Another angle brought up tonight on the Beck Show, Fox News Channel, supported in this same link, claimed the two so called victims, Sophia Wilen and Anna Ardin, were in collusion. Wilen after having had felony sex, introduced Arden to Assange, at a PARTY she hosted to HONOR Assange, the sex act came before the party. I don't know Swedish Law, but in the US collusion to destroy another person character for personal gain, is also a felony and would be an automatic dismissal of charges in most cases. The same link also seems to validate this opinion;

 

Both women boasted of their of their respective celebrity conquests on internet posts and mobile phones texts after the intimacy they would now see him destroyed for. [/Quote]

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There is also a U.S. federal rape statute independent of the state criminal code definitions of rape.

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I'm not sure I approve of his not receiving bail. He's not exactly Osama bin Laden, and while it could be argued that he is a flight risk, as some were pointing out earlier it could be seen another way (hiding from the media, etc). And it doesn't seem to me that the current evidence support not being allowed parole. That seems like more a case of "let's hold on to him in case the Americans want him".

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Who knew? Glenn Beck is on Assange's side:

 

http://tv.gawker.com/5708677/julian-assanges-sex-life-as-explained-by-glenn-beck

 

We have no way of knowing whether the story he tells is entirely true -- it's based off of a few details that have leaked, some online investigations, and rumors -- but Mr Beck sure has fun with it.

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CR; Glenn Beck does NOT openly support Assange's Wikileaks releases*, only indicating somethings wrong (not right) with the legal scenario, I described in my last post (which came from him), this thread. Judge Napolitano on the other hand is an ardent supporter of Assanges/Wikileaks rights, to publish anything he has legally received, properly done and believes that has been done.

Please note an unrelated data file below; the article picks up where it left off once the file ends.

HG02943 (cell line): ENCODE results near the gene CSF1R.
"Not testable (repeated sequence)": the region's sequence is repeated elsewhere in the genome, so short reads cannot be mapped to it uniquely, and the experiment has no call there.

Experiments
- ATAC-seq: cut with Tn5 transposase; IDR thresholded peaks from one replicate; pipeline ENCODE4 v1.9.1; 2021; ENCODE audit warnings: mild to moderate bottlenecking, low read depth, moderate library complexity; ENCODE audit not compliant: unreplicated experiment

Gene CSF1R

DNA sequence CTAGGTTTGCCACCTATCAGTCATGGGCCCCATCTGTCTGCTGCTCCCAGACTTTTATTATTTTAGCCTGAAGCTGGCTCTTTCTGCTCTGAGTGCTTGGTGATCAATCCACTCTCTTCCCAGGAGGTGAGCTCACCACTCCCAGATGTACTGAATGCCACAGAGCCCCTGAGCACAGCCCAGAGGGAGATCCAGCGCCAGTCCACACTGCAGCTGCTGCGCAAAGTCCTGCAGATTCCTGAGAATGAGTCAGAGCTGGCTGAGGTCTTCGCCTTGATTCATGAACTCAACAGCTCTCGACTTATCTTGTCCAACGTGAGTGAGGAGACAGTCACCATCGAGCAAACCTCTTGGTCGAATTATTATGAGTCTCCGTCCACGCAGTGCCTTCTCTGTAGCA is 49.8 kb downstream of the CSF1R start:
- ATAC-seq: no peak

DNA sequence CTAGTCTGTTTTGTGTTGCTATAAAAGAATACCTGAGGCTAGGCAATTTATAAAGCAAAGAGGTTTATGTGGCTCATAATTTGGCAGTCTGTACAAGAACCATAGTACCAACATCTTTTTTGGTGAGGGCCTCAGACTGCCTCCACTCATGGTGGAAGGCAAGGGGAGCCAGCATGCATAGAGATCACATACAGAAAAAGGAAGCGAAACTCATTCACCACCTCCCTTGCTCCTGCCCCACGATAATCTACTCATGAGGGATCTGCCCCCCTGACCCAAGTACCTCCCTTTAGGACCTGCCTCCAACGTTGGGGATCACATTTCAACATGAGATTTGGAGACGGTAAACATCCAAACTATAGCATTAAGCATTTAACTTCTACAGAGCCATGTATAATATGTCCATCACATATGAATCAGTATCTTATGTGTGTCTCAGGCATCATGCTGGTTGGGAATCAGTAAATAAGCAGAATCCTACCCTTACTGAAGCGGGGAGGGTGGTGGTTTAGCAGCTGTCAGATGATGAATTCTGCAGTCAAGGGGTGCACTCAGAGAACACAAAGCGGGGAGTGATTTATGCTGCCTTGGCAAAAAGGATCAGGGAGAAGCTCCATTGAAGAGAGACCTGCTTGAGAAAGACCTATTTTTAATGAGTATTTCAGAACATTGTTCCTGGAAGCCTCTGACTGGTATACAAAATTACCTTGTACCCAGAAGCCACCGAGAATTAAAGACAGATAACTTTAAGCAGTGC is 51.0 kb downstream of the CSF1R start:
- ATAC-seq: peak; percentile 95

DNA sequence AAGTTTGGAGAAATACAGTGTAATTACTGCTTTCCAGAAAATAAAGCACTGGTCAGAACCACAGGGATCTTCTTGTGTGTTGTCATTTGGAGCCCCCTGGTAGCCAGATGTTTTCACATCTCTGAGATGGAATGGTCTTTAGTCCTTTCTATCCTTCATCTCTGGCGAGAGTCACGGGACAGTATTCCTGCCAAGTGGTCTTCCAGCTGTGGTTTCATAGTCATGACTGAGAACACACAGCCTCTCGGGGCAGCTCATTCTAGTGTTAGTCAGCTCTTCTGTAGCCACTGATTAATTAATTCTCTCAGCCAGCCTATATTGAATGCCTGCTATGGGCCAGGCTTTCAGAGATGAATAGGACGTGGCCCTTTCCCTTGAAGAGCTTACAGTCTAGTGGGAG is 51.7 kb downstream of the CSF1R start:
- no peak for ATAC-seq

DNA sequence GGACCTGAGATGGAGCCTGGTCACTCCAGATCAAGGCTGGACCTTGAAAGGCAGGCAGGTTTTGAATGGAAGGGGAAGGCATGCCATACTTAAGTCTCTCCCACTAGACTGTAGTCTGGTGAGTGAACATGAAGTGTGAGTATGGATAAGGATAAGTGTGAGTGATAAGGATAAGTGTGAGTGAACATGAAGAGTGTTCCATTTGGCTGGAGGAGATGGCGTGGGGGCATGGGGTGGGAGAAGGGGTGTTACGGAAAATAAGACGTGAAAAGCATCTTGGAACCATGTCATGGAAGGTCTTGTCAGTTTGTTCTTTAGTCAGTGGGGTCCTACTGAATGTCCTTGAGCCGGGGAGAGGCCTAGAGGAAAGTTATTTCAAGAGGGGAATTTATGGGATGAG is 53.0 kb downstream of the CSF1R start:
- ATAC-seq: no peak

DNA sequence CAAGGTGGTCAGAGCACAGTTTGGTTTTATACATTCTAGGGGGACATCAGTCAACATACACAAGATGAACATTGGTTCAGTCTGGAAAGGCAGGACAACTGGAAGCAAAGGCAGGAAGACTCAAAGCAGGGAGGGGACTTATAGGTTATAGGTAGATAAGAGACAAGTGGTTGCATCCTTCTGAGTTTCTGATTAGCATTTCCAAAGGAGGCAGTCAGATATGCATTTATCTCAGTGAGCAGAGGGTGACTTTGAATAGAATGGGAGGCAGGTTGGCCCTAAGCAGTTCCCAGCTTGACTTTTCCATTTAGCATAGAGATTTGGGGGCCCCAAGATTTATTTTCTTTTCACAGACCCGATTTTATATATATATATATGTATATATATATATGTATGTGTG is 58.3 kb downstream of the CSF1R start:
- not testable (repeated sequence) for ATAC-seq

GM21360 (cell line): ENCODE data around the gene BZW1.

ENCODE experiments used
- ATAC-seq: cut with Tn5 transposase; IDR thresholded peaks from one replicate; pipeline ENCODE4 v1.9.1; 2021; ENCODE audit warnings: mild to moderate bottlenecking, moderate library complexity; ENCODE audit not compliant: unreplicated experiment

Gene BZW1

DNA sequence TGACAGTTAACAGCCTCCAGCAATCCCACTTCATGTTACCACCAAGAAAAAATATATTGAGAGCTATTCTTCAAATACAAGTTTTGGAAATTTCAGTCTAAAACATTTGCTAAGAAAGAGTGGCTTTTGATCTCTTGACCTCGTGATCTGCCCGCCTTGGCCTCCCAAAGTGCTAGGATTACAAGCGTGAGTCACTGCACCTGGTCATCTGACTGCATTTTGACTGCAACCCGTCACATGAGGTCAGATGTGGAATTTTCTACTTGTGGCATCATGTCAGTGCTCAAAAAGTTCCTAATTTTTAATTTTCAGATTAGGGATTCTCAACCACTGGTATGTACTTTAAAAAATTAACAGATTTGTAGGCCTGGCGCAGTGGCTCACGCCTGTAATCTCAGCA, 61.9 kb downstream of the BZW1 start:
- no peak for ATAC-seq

* He should be as he also has a Web site, encouraging "whistle blower" evolvement and has made great use of material sent him, on his nightly show.

 

Conservative Fox News host Glenn Beck, a frequent critic of the mainstream news media, has launched his own news site, The Blaze. The site appears to be modeled after The Huffington Post and not surprisingly, features stories with a conservative bent about some of Beck's favorite issues, such as faith, terrorism, the imam behind the planned Islamic community center in New York City and Beck's "Restoring Honor" rally at the Lincoln Memorial on Saturday.[/Quote]

 

http://voices.washingtonpost.com/44/2010/08/glenn-beck-launches-conservati.html

 

 

I'm not sure I approve of his not receiving bail. He's not exactly Osama bin Laden, and while it could be argued that he is a flight risk, as some were pointing out earlier it could be seen another way (hiding from the media, etc). And it doesn't seem to me that the current evidence support not being allowed parole. That seems like more a case of "let's hold on to him in case the Americans want him". [/Quote]

 

Pangloss; As explained by Napolitano, the UK Judge has no idea what the Swedish charges are, at least from the extradition request and has requested the "charges". He is being held with out bond until those charges are given and explained by Swedish authorities. I believe there is a follow up bond hearing next Tuesday and unless those charges are offered and qualify, he believes Assange will be released or offered bail.

 

By the way, there was nothing new from Mark Stevens (Assange Lawyer) last night on Freedom Watch....

Edited by jackson33

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It's been my understanding they have had any bail money needed all along well above the request 317K US$, however the Swedish Authorities have appealed the release, which could take up to another 48 hours, to settle.